Why? Well, if I'm quite sure something is a dog, and every dog has a nose, then I'm must be at least equally sure that this dog has a nose! (If you disagree with this, then you can make up some other concept of fuzzy set. There are a number of such concepts, and I'm just describing one.)

So, a fuzzy simplicial set will have a set of n-simplices for each n, with each n-simplex having a degree of membership… but the degree of membership of its faces can't be less than its own degree of membership.

This is not the precise definition of fuzzy simplicial set, because I'm leaving out some distracting nuances. But you can get the precise definition by taking a nuts-and-bolts definition of simplicial set, like Definition 3.2 here:

• Greg Friedman, An elementary illustrated introduction to simplicial sets.

and replacing all the sets by fuzzy sets, and all the maps by maps between fuzzy sets.

If you like visualizing things, you can visualize a fuzzy simplicial set as an ordinary simplicial set, as in the picture above, but where an n-simplex is shaded darker if its degree of membership is higher. An n-simplex can’t be shaded darker than any of its faces.

How can you turn a fuzzy simplicial set into an uber-metric space? And how can you turn an uber-metric space into a fuzzy simplicial set?

Spivak focuses on the first question, because the answer is simpler, and it determines the answer to the second using some category theory. (Psst: adjoint functors!)

The answer to the first question goes like this. Say you have a fuzzy simplicial set. For each n-simplex whose degree of membership equals a, you turn it into a copy of this uber-metric space:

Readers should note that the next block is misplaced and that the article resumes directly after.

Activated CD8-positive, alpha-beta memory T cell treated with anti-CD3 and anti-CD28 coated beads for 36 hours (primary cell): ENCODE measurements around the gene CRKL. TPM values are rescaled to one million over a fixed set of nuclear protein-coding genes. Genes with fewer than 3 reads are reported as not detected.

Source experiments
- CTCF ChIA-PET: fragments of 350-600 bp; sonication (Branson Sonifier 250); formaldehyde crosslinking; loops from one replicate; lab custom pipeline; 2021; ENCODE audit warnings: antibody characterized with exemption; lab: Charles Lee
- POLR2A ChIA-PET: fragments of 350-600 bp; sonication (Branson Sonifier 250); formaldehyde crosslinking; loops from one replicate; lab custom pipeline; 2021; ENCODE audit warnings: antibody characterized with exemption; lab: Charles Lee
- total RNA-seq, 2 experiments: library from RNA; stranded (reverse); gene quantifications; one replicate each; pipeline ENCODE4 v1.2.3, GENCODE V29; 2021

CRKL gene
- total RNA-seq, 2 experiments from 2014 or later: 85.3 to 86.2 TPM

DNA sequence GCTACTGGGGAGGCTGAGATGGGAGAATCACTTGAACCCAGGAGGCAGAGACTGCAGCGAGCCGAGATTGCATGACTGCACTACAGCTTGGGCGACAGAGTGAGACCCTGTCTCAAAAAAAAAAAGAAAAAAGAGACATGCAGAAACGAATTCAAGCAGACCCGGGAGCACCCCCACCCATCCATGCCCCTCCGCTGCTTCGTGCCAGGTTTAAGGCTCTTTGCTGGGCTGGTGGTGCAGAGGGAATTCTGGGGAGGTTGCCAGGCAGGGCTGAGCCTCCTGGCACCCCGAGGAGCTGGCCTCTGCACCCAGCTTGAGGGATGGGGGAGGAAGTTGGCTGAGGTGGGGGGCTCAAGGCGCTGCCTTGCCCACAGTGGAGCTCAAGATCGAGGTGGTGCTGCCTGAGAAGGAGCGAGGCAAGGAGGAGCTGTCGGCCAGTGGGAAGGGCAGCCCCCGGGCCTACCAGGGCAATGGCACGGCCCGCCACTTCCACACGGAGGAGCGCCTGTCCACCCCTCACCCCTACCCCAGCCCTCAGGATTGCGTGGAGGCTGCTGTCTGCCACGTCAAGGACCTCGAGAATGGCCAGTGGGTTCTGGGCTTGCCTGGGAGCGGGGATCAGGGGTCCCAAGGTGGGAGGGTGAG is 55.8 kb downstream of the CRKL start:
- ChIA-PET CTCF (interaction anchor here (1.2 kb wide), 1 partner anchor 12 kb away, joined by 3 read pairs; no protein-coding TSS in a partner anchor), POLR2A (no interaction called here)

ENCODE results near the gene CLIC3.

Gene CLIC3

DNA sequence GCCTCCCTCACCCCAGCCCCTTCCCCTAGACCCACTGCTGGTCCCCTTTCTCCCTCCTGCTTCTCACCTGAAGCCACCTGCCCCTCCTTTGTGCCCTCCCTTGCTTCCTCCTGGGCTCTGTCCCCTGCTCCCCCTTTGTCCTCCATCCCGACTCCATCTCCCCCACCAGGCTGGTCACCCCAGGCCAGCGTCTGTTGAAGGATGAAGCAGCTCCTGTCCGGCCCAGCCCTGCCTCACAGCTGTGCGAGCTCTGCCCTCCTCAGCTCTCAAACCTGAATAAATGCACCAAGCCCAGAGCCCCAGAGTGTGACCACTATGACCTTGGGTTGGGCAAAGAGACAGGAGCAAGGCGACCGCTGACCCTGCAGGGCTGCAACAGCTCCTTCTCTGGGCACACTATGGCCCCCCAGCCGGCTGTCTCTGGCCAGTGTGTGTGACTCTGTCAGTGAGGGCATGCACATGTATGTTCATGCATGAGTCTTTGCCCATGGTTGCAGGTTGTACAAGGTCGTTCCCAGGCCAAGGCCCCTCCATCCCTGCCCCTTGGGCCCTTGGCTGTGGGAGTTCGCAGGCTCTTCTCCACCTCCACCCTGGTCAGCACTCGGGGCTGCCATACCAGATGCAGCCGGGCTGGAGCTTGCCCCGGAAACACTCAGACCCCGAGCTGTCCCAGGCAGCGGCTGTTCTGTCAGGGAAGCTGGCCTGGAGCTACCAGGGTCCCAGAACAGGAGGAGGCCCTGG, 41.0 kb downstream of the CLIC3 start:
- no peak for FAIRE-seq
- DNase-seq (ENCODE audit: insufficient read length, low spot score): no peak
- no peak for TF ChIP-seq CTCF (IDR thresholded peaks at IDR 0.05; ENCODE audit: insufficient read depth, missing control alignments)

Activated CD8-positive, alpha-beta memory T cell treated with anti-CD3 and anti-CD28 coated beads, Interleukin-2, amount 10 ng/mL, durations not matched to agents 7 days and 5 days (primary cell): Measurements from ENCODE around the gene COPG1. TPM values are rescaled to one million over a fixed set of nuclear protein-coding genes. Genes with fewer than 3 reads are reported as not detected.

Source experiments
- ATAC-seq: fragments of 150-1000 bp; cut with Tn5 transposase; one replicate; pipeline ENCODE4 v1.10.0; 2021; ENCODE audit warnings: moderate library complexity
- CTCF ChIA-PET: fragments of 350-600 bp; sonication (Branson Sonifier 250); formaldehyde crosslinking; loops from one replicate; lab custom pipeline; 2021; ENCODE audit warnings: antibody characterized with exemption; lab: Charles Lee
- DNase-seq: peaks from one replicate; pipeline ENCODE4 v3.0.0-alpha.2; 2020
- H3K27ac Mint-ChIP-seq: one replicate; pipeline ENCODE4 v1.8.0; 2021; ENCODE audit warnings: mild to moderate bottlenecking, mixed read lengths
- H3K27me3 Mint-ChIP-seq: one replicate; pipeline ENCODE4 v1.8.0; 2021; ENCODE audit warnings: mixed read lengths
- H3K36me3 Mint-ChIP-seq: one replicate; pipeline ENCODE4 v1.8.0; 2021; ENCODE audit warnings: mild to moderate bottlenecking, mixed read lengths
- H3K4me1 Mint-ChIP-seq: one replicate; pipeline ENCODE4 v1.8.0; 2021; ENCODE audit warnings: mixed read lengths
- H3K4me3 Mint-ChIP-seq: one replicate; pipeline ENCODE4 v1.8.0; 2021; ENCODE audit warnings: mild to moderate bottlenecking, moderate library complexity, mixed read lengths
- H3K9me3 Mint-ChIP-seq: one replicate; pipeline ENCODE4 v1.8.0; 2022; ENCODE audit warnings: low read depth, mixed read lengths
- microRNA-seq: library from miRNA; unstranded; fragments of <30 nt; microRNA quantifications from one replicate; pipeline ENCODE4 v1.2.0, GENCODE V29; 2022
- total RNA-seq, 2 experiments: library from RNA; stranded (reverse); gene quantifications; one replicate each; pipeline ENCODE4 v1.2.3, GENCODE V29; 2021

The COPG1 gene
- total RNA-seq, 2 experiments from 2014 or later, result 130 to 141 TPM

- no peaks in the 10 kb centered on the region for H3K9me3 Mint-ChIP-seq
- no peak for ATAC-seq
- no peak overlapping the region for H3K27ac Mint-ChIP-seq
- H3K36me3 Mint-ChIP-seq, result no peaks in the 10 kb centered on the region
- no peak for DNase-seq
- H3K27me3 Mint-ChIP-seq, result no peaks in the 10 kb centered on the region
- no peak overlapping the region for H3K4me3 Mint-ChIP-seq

\{ (t_0, t_1, \dots, t_n) : t_0 + \cdots + t_n = - \log a , \; t_0, \ldots, t_n \geq 0 \} \subseteq \mathbb{R}^{n+1}

This is really just an ordinary metric space: an n-simplex that’s a subspace of Euclidean (n+1)-dimensional space with its usual Euclidean distance function. Then you glue together all these uber-metric spaces, one for each simplex in your fuzzy simplical set, to get a big fat uber-metric space.

This process is called ‘realization’. The key here is that if an n-simplex has a high degree of membership, it gets ‘realized’ as a metric space shaped like a small n-simplex. I believe the basic intuition is that an n-simplex with a high degree of membership describes an (n+1)-tuple of things—its vertices—that are close to each other.

In theory, I should try to describe the reverse process that turns an uber-metric space into a fuzzy simplicial set. If I did, I believe we would see that whenever an (n+1)-tuple of things—that is, points of our uber-metric space—are close, they give an n-simplex with a high degree of membership.

If so, then both uber-metric spaces and fuzzy simplicial sets are just ways of talking about which collections of data points are close, and we can translate back and forth between these descriptions.

But I’d need to think about this a bit more to do a good job of going further, and reading the UMAP paper a bit more I’m beginning to suspect that’s not the main thing that practitioners need to understand. I’m beginning to think the most useful thing is to get a feeling for fuzzy simplicial sets! I hope I’ve helped a bit in that direction. They are very simple things. They are also closely connected to an idea from topological data analysis: